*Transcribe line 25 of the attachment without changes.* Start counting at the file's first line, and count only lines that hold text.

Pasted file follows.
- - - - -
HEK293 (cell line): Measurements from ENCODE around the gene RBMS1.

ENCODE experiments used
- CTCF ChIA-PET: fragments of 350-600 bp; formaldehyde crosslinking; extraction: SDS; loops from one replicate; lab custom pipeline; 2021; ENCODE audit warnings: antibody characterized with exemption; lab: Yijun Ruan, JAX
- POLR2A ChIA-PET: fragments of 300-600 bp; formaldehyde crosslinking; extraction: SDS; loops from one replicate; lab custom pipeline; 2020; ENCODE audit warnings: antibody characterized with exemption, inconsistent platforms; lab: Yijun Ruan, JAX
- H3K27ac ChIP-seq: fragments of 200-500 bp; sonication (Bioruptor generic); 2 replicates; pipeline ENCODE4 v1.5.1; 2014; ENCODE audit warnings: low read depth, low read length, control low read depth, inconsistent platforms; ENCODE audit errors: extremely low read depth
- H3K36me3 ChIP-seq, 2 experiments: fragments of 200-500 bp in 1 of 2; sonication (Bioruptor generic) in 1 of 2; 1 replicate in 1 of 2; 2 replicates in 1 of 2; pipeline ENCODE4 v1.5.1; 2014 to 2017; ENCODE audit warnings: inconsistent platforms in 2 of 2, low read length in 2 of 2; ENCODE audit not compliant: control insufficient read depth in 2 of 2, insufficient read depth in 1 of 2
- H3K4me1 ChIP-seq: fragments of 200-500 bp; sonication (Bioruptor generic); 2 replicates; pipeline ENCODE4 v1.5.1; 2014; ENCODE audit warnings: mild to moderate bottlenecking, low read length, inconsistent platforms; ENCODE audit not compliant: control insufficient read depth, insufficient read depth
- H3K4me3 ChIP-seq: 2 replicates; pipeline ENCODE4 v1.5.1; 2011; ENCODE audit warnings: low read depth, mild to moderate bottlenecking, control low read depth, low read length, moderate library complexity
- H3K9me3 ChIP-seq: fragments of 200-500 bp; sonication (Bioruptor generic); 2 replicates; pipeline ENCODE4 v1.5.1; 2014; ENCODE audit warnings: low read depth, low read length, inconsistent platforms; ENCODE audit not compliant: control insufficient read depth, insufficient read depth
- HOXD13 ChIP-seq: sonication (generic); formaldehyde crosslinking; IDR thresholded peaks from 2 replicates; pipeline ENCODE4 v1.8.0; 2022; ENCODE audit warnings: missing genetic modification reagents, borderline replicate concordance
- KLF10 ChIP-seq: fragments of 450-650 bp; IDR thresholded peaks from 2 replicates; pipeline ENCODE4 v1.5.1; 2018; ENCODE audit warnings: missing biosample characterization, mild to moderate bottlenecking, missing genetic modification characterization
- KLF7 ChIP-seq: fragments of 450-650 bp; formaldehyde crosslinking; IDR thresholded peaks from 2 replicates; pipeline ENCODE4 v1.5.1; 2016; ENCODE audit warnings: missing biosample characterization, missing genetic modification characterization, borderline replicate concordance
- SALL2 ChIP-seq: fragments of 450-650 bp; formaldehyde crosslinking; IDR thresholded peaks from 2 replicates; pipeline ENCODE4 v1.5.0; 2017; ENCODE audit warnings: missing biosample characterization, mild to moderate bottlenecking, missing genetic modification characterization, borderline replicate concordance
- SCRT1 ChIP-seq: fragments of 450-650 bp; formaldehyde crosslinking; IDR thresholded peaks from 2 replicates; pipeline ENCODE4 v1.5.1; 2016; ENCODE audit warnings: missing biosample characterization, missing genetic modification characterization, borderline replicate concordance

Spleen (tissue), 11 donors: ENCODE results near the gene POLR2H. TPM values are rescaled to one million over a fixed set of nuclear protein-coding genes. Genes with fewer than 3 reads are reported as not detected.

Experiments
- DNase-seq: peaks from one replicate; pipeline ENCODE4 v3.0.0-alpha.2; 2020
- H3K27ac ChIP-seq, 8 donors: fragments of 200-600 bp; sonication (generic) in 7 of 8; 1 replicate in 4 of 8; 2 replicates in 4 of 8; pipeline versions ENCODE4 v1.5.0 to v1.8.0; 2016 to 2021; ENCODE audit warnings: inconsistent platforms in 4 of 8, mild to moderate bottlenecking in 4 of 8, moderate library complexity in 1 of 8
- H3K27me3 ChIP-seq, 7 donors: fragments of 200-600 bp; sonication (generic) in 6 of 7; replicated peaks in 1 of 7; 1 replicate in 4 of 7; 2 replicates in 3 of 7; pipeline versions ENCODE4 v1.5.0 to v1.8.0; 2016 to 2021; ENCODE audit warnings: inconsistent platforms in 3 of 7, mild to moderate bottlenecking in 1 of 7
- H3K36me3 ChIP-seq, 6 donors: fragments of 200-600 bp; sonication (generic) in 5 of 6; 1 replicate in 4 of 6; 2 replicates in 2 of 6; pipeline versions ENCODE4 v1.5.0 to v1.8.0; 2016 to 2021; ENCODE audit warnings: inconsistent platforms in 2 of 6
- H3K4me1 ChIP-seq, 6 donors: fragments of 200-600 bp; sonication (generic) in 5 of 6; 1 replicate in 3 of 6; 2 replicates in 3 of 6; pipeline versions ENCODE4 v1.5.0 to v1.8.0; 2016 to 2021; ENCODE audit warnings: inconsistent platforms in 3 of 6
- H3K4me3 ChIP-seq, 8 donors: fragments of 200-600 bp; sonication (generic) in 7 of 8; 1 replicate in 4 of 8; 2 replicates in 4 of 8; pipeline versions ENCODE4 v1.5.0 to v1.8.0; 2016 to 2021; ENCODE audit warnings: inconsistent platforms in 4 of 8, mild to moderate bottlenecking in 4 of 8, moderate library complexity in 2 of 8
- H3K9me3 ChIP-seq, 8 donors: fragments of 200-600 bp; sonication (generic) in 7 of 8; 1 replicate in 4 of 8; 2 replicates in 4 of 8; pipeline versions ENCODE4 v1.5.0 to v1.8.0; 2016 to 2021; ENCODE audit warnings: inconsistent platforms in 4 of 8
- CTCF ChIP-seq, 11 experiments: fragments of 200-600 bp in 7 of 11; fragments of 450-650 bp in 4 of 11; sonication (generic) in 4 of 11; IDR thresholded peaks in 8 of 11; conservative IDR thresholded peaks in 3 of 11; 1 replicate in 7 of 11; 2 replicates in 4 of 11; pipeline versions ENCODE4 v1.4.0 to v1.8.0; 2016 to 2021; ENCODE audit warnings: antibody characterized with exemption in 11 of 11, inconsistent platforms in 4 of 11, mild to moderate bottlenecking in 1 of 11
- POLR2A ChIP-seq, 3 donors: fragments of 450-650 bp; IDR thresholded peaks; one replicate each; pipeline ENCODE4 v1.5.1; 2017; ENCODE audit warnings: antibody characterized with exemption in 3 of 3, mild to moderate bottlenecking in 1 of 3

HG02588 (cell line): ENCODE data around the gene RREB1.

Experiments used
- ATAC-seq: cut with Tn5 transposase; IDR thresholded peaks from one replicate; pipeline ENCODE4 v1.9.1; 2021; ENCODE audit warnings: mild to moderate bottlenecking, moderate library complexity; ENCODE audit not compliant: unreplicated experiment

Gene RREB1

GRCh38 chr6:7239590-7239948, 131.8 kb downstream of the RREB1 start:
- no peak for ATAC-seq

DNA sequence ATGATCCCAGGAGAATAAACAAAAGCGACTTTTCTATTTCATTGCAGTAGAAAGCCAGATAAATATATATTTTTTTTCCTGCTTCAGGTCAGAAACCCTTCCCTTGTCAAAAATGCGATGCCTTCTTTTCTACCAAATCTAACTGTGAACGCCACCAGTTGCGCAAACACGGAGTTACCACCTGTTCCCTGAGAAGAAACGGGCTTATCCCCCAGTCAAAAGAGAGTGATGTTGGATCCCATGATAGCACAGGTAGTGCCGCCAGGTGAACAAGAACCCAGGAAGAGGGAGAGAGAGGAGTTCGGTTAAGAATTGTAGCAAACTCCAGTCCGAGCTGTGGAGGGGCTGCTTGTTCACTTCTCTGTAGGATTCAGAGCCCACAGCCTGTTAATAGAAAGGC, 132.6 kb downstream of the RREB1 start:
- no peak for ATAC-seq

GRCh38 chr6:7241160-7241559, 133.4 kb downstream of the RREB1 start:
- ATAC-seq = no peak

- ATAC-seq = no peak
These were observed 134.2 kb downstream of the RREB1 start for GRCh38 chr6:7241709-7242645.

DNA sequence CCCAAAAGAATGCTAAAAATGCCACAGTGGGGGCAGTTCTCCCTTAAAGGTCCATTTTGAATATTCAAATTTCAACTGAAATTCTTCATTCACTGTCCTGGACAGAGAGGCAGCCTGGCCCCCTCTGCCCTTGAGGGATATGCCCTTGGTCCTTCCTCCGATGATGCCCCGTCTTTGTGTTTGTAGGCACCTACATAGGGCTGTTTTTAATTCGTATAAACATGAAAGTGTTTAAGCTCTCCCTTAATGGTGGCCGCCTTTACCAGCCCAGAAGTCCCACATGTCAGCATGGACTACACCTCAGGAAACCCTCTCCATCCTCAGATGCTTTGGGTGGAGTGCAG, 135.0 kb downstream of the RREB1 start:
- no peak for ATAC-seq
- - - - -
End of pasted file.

- POLR2A ChIP-seq, 3 donors: fragments of 450-650 bp; IDR thresholded peaks; one replicate each; pipeline ENCODE4 v1.5.1; 2017; ENCODE audit warnings: antibody characterized with exemption in 3 of 3, mild to moderate bottlenecking in 1 of 3